in praise of friendship

ode to a best friend - heirloom mothering

My friend AnnaLysa (middle beauty in the photo above) just had a baby girl. It is so hard not to be in the same city to witness the cooing and bonding. I’ve been flipping through old journals, snuggling up to memories of good times past since I can’t be with her to celebrate the present. Here’s a snippet I found from an old journal I kept around the time that picture above was taken (2001?), when she and I were co-directing 20+ counselors and 80 kids at summer camp:

She writes songs that capture the essence of camp and sings them to everyone. I stress about how camp might fail then go home and quietly write in my journal. I am in awe of the lack of fear she has about sharing herself, her art, with the outside world. I don’t tell her enough how lovely she really is. I am so glad she’s my friend. I love her!

Over thirty years into our friendship, I am still so glad to call her my friend. Lindsey Mead—a writer whose blog I found, then lost, then happily found again recently—has been writing about friendship this month, and I can relate to her feelings on the subject. She wrote, “A person’s closest friends can tell you an awful lot about them and that who we truly love shows us a lot about who we are” (gosh, I hope that’s true). And, “Friendship is made of attention.” I agree especially with the part about attention, which is why I took Annie’s latest phone call from the bathroom. I didn’t want to miss any wonderful baby details, and it’s the only place I can guarantee my full attention these days.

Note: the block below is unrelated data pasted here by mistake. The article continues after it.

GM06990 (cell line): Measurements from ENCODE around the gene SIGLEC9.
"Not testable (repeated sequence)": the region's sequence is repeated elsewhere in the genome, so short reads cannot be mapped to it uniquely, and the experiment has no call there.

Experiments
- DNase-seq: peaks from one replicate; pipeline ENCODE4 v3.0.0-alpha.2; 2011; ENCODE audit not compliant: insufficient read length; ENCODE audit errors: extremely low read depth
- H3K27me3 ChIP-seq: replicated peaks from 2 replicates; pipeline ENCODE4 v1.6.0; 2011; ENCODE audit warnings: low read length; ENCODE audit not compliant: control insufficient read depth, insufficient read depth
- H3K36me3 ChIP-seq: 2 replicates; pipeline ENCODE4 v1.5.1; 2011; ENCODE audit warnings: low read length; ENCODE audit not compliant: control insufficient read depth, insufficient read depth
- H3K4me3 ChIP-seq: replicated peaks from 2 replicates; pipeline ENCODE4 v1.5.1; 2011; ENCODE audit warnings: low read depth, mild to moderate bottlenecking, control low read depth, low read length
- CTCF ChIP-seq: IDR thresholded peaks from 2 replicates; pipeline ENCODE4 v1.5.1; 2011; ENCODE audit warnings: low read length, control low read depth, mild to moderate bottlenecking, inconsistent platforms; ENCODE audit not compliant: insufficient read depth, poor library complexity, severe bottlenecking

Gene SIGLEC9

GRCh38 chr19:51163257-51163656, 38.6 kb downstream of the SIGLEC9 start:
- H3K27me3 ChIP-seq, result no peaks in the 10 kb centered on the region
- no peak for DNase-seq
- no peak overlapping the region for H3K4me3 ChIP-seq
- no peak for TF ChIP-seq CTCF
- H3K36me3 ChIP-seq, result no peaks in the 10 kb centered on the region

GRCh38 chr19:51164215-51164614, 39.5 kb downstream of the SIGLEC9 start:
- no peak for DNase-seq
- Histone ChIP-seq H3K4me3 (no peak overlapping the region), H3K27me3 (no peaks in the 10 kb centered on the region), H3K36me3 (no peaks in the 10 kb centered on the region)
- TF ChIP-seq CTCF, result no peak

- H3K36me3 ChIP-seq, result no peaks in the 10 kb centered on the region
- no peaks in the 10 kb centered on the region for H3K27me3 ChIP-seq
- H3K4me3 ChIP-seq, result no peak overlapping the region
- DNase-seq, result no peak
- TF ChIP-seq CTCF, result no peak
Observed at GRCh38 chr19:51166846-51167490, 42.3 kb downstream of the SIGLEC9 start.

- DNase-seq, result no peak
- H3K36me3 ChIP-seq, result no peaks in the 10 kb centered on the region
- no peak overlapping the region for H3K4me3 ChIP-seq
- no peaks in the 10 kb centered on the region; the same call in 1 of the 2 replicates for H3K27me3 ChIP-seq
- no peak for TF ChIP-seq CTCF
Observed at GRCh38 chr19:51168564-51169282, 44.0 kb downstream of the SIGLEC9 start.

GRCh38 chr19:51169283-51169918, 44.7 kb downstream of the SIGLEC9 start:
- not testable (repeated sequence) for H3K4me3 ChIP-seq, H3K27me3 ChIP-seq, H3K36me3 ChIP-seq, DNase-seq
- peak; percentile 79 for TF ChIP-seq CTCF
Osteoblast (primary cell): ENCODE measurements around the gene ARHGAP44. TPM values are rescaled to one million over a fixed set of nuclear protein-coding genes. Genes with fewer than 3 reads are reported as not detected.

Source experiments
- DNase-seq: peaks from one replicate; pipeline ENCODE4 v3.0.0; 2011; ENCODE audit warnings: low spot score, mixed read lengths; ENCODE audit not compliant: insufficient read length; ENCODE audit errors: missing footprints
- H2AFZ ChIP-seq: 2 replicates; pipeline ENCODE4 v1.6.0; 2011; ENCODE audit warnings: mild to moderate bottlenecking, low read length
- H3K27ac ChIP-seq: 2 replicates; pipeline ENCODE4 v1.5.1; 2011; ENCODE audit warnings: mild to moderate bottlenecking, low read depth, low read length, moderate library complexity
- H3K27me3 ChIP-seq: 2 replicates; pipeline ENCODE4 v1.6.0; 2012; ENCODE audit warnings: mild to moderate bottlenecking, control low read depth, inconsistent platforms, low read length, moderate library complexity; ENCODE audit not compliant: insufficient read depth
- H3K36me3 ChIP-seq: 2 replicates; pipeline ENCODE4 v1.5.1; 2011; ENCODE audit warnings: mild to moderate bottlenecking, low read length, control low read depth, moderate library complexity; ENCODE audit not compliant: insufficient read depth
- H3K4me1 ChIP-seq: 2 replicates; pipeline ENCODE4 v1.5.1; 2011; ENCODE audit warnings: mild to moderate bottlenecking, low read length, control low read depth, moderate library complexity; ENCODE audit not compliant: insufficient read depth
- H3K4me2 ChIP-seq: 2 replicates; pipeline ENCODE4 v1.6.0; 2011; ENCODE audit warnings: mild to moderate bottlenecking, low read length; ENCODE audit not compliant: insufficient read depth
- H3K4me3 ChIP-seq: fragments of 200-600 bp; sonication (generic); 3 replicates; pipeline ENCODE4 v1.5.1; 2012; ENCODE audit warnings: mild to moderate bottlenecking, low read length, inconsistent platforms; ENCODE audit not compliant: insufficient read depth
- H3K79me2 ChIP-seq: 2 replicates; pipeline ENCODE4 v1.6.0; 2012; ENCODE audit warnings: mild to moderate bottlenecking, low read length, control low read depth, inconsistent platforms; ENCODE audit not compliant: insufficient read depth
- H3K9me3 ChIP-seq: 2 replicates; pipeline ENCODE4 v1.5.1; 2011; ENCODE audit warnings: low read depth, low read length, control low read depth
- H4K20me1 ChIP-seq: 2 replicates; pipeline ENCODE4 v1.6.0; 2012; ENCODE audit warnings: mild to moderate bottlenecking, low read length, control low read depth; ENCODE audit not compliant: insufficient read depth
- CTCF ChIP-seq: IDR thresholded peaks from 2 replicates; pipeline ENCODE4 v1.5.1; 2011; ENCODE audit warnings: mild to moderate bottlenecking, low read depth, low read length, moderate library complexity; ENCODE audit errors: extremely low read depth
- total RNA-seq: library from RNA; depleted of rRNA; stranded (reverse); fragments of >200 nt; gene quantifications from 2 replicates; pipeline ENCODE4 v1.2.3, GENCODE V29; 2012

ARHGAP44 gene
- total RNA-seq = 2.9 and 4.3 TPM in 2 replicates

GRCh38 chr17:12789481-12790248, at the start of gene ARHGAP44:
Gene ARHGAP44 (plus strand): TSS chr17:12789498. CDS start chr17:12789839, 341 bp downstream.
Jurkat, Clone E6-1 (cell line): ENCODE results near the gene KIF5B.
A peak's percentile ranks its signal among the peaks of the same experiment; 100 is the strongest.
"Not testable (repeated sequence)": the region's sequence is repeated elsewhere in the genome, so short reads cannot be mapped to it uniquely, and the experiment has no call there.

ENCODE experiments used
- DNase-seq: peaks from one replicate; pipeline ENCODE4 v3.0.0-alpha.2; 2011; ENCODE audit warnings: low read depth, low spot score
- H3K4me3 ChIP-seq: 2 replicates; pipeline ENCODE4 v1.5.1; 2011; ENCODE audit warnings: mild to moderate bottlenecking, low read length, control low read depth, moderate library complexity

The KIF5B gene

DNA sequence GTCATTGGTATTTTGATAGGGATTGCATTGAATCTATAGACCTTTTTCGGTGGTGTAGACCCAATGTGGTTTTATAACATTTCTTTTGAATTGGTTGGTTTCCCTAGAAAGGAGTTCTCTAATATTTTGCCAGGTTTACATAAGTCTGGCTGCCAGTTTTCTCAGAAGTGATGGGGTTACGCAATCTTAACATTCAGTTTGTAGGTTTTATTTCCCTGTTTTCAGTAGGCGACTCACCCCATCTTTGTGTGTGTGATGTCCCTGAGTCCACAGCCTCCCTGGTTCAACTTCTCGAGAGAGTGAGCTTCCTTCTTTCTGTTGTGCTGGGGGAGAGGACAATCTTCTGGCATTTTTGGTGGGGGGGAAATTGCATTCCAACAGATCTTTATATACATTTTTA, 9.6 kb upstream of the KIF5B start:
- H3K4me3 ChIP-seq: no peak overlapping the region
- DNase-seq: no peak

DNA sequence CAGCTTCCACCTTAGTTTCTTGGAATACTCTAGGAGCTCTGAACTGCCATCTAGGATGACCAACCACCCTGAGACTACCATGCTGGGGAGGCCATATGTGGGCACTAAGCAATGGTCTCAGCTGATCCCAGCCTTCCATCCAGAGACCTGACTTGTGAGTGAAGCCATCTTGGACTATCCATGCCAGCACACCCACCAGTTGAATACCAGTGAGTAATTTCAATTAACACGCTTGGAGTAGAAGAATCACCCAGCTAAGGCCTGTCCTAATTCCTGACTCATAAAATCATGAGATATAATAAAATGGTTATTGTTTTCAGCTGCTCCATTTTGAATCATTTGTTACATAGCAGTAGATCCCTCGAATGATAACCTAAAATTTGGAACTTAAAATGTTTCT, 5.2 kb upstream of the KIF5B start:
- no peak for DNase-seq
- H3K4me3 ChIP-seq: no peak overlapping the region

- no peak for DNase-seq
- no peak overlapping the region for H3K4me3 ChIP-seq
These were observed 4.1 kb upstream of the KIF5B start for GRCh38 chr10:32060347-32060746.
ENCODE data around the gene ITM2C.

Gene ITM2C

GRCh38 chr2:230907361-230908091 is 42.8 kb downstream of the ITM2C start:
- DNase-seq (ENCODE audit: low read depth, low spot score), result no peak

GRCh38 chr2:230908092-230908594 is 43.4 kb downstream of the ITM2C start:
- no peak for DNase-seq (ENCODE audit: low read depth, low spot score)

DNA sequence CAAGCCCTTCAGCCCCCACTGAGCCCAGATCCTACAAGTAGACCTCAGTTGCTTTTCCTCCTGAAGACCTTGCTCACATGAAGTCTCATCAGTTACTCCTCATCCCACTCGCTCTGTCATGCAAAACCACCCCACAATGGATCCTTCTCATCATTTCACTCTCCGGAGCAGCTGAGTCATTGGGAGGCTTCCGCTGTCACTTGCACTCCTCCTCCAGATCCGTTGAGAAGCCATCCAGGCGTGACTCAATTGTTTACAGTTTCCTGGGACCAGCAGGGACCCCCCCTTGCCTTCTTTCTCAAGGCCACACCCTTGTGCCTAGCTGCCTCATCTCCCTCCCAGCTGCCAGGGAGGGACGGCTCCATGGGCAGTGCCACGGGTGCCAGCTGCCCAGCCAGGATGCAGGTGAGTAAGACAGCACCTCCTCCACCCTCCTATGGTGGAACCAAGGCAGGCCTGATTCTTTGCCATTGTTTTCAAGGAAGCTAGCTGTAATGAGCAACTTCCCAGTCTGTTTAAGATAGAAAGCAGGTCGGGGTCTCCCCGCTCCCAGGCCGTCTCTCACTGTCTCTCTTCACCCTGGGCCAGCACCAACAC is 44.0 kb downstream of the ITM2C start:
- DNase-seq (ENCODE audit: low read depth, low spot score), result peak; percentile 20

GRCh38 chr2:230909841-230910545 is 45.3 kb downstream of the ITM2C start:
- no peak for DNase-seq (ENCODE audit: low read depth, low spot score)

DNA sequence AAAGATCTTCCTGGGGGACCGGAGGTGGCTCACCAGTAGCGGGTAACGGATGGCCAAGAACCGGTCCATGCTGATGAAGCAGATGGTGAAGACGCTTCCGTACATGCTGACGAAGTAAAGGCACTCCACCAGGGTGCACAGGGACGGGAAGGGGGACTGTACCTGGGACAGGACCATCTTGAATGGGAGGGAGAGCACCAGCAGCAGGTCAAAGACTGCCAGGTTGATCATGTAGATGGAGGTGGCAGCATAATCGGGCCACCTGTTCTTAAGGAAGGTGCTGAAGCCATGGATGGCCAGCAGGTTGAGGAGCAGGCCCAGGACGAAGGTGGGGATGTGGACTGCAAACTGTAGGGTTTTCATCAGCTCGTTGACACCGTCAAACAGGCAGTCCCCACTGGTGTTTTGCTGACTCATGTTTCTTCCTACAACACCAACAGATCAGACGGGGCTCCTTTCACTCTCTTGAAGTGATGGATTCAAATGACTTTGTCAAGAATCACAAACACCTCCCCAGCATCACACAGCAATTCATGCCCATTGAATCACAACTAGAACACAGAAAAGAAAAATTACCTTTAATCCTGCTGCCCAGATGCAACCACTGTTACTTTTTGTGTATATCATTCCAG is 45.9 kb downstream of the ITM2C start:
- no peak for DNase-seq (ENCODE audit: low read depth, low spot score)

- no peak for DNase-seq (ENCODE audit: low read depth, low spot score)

Here’s my own honest truth about friendship. I think probably the only thing that keeps me ever being a good friend—and there are plenty of times I’m not a good one— is that when I think to myself, Why aren’t my friends paying attention to me?, I’ve trained myself to respond to that feeling by paying attention to them. Works every time.

Here’s hoping you have folks who pay you some attention. You deserve it.


2 thoughts on “in praise of friendship

  1. I LOVE this. When we want attention, we should pay it to others and it miraculously addresses our own lack. This is so true. Also works in other cases – for example, I’ve found that there’s nothing like volunteering or helping others to assuage any feelings of not having enough … xoxo

    1. So true. I came home from volunteering last night and started another purge in our basement. “We already have nice things” keeps me from buying more to fill a void.

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